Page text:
Rationalism and essentialism are targeted in much of postmodern social theory today because they are believed to have been the epistemological and ontological doctrines most responsible for legitimating oppressive hierarchies and stifling diversity. Social theorists argue that these positions create a tiered reality where historical contingencies are recast as natural necessities founded in a transcendent world of eternal ideas.
Gilles Deleuze's position is especially interesting inasmuch as it seems in every respect an effort to fully invert the ontic priorities attributed to rationalism and essentialism. Deleuze's position is clearly articulated by Manuel DeLanda who assesses rationalism and essentialism as totalitarian in their tendency to exhaust possibility, close horizons, and emphasize unity and uniformity. DeLanda sustains Deleuze's emphasis on flux, spontaneity and heterogeneity. This effort to advance a position congenial to pluralism, however, should not be taken to mean that Deleuze and DeLanda are relativists or social constructivists.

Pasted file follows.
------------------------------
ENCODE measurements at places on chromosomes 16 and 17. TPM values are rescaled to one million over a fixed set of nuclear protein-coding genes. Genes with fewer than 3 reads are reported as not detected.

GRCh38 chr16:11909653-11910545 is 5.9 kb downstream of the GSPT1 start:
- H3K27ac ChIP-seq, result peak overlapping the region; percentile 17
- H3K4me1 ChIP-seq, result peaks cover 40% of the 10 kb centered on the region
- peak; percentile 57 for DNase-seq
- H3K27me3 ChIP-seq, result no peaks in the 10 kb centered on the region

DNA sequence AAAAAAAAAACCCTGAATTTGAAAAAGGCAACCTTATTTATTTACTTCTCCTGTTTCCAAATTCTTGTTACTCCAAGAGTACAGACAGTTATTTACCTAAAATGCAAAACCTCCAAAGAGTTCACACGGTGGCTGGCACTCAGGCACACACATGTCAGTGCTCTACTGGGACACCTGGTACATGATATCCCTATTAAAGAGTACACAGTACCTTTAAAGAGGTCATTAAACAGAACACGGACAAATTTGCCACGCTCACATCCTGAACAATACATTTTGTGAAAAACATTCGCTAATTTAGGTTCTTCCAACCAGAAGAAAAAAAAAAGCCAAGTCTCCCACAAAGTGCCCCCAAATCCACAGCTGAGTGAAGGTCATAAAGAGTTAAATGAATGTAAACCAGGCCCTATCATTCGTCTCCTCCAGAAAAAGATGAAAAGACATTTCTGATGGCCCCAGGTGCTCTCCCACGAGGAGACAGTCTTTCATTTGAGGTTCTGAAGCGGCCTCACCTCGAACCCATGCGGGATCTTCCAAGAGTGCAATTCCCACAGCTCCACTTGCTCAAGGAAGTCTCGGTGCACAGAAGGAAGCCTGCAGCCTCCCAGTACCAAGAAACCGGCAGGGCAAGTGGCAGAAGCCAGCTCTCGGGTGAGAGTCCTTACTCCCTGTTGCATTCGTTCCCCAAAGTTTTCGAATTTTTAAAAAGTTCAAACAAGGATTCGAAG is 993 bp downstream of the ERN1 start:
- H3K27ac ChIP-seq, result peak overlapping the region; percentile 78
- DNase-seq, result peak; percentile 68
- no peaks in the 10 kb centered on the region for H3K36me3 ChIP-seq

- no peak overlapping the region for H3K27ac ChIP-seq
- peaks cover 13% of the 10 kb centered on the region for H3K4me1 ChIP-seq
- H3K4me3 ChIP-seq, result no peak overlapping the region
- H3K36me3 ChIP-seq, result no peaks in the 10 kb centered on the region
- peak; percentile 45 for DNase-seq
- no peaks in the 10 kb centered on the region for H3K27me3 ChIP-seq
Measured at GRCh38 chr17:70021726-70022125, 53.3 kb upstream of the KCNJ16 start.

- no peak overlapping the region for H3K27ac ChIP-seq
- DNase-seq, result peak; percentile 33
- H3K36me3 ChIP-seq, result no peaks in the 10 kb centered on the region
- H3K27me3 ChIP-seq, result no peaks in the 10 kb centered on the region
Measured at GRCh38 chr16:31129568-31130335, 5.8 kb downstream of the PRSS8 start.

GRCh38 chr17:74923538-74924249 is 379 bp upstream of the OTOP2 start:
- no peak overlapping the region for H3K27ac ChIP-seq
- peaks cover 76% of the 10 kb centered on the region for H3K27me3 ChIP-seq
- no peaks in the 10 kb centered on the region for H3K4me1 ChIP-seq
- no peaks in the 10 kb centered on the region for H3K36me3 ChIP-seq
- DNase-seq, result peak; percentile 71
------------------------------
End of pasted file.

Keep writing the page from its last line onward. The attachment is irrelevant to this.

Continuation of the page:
It is certainly important to reconsider, as DeLanda does, the kind of Ptolemaic attitude that has characterized social theory for a number of years. To reduce reality to what can be socially constructed is anthropocentric and disregards the eons during which life and matter existed prior to our emerging in the universe. Deleuze rejects both social constructivism and “a realism based on a correspondence theory of truth,” because, according to DeLanda, it is “a realism deeply committed to essentialism and rationalism.”1 At the heart of this rejection is his criticism of the view that matter is an inert receptacle for the impression of forms, either as social constructs or eternal essences. In much of contemporary social theory, it is believed that elitism, the denigration of physical labour and the political imposition of ideals of existence are insidiously supported by this “rationalist” view of matter.